The Indian government has upgraded the target of solar capacity from 20 GW to 100 GW by 2022. Of this, 60 GW are to be from ground-based projects. A key bottleneck for achieving this target is suitable land. Many developers believe that the single biggest factor for delay in project execution is the time-consuming process of land identification and acquisition. Even the government’s own plans for creating solar parks, have been put on hold because of challenges in making available the required land. A new, badly needed land acquisition bill is stuck in Rajya Sabha. Is it really that difficult to find a solution for the land acquisition bill?
- While states have committed to participate in the 25 solar park plan (for 20 GW), implementation is a challenge due to land acquisition issues
- Maharashtra’s renewable energy policy is delayed also due to hurdles in land acquisition
- Land acquisition problems could be addressed by fixing a realistic compensation agreeable to both farmers and developers
The Ministry of New and Renewable Energy (MNRE) is well aware about the challenges faced by developers in land acquisition. To fast track the installation phase, the government initially introduced the concept of solar parks. Under this, the government agencies would be responsible for land acquisition and the development of power evacuation infrastructure. The idea is to build 25 solar parks for a total solar capacity of 20 GW. A draft policy has been released in September 2014 by the MNRE for solar parks, proposing a contribution of 50% (or up to INR 2 million) from the central government towards the setting up of solar parks in any Indian state. Following this, the MNRE has prepared a roadmap for installing 15 GW by 2019. However, after six months of waiting, the allocation process has still not seen the light of the day. The main reason is the difficulty in identifying and acquiring suitable land acquisition for the first few parks.
The much-awaited Maharashtra renewable policy that targets 7.5 GW of solar is facing the same challenge with land acquisition. Equally, developers are seeking clarity with respect to land availability for the recent 2 GW tender in Telangana.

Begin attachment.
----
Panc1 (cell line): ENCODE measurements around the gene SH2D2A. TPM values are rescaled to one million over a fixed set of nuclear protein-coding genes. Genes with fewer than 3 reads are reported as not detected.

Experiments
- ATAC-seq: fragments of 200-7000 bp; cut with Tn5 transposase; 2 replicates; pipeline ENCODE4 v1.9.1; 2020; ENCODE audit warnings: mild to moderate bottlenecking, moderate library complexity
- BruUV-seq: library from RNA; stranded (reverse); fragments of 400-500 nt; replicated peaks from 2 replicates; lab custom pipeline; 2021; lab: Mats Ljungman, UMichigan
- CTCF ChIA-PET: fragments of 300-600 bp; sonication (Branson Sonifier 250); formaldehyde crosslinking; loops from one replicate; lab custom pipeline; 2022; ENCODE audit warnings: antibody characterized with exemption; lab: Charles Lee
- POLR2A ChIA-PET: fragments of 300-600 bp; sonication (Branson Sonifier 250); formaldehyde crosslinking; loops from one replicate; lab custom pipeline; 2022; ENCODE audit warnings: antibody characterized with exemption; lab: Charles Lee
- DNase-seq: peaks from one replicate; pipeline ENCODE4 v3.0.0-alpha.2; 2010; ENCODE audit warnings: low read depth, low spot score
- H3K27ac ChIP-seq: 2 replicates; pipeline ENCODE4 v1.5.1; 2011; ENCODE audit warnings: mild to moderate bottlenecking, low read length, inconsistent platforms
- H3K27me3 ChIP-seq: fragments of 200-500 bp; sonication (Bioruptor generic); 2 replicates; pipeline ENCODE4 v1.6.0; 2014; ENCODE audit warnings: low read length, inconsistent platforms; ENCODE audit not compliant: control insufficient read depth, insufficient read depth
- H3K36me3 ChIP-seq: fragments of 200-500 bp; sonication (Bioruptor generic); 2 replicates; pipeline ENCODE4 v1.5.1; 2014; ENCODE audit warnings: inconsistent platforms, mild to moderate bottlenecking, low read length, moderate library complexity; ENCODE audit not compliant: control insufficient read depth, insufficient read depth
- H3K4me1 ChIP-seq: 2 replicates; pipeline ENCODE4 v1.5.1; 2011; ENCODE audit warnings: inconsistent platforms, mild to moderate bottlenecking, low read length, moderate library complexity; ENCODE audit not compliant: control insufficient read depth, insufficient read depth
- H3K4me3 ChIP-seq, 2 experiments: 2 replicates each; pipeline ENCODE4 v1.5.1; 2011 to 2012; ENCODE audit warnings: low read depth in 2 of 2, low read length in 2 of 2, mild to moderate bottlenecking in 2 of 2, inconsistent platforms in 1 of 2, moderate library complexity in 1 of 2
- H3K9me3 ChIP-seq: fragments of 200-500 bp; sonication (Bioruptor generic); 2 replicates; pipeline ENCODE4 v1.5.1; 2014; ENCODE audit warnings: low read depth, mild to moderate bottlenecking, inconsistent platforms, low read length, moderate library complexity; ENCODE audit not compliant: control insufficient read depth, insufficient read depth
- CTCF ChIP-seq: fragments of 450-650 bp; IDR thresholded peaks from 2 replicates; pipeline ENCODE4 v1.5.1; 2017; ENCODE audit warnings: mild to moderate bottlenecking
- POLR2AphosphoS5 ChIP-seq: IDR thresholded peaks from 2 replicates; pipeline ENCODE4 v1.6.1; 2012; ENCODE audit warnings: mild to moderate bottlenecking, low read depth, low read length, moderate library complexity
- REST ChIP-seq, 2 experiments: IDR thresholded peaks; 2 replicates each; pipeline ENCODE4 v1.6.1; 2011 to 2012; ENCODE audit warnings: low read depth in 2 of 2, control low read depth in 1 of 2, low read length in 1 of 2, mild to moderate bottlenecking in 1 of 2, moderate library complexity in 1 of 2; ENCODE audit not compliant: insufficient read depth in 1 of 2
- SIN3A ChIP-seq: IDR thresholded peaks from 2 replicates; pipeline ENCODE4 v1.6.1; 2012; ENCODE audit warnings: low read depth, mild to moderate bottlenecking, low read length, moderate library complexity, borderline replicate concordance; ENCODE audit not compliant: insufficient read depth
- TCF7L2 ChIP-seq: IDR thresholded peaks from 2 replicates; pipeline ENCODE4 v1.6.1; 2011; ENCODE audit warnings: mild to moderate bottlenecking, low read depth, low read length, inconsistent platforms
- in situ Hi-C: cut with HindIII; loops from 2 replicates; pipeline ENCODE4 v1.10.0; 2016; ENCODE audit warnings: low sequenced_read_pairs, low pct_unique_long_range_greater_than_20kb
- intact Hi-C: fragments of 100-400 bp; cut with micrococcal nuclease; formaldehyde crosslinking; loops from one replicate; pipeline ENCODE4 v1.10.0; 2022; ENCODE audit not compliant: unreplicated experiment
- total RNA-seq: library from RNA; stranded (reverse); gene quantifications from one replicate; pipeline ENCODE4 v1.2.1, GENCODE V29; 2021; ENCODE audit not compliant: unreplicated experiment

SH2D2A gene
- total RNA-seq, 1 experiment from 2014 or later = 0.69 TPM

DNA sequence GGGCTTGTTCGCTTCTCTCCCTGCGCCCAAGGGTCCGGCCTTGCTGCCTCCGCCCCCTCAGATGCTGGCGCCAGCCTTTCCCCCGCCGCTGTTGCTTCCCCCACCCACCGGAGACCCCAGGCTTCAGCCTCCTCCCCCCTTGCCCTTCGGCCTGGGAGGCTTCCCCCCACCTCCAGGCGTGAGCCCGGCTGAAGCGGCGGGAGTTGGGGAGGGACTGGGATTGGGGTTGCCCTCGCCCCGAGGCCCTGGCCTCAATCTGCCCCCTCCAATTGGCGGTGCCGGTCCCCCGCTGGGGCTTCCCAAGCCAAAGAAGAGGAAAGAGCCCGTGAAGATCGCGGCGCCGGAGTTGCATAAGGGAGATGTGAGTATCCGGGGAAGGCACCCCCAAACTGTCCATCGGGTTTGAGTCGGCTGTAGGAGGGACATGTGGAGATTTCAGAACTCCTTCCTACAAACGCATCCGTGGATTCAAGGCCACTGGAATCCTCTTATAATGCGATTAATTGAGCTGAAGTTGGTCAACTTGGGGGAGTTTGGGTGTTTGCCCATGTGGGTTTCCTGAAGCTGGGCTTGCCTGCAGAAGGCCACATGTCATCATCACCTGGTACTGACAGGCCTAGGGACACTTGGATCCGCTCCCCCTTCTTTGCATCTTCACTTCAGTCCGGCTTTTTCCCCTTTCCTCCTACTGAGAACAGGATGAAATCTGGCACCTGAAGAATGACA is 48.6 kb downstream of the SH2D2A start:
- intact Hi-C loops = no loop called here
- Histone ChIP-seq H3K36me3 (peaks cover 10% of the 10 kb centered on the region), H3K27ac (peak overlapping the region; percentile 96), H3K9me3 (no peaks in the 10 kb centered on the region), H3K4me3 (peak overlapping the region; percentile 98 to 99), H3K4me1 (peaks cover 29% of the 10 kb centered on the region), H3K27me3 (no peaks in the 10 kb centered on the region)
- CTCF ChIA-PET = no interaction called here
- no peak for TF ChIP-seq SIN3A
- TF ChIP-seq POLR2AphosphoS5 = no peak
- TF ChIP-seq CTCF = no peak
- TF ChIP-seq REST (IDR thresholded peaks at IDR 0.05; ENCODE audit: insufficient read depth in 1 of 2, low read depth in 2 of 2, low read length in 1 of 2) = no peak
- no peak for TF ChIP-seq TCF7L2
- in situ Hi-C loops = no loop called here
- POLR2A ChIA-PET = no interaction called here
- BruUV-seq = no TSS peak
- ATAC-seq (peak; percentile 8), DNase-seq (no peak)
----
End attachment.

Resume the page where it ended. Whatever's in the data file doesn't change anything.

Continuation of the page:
All the while, the urgently needed reform of the land acquisition is stuck in parliament.The previous UPA government has made land acquisition very difficult. It has introduced a bill mandating the consent of 70% of farmers (for a public-private partnership project) and the consent of 80% of farmers for private projects. A detailed social impact study has to be performed and the land acquisition process cannot be completed until satisfactory resettlement and rehabilitation have been prepared. It typically takes at least three years for complying with the process.
The present NDA government is trying to relax the norms for priority projects relating to national security, defence and rural infrastructure, including electrification and industrial corridors. But the move has faced a lot of opposition and been labelled “draconian” by opposition parties. Amended land acquisition bill has been passed in Lok Sabha but, it is stuck in the Rajya Sabha (Upper House), where the opposition still has majority.
In my opinion, the situation can be fixed. The focus of the land acquisition bill should be to ensure that the landowners are fairly compensated while processes are not held up too long. It is not about protecting farmers’ rights to farm as some politicians claim. According to the National Sample Survey Organisation, in 2005, 40% of farmers did not want to engage in agriculture. Additionally, the educated children of most farmers also do not want to engage in agriculture. I believe that a significant proportion of the farmers, operating on not so fertile land, would be willing to sell their land. They want a functioning market place as much as solar developers do.
Currently the compensation for land acquisition has been fixed at four times the market value. The trouble with this process is that the “market value” is dictated by the state. Typically, it takes into account historic transactions and not the current trend. The solutions is to develop a mechanism that allows the two contractual parties to settle on a price they are both happy with – without involving the state more than necessary. In addition, the consent clause, the biggest deterrent to land acquisition act, needs to be lowered to, say, 50% to keep the buyers interested.
Though an ordinance has been passed for land acquisition, it won’t drive the market. Professional investors need a legally sound long-term solution. There is a good chance that the land acquisition bill will be passed in the next parliamentary session in a compromised form, more docile that the ordinance.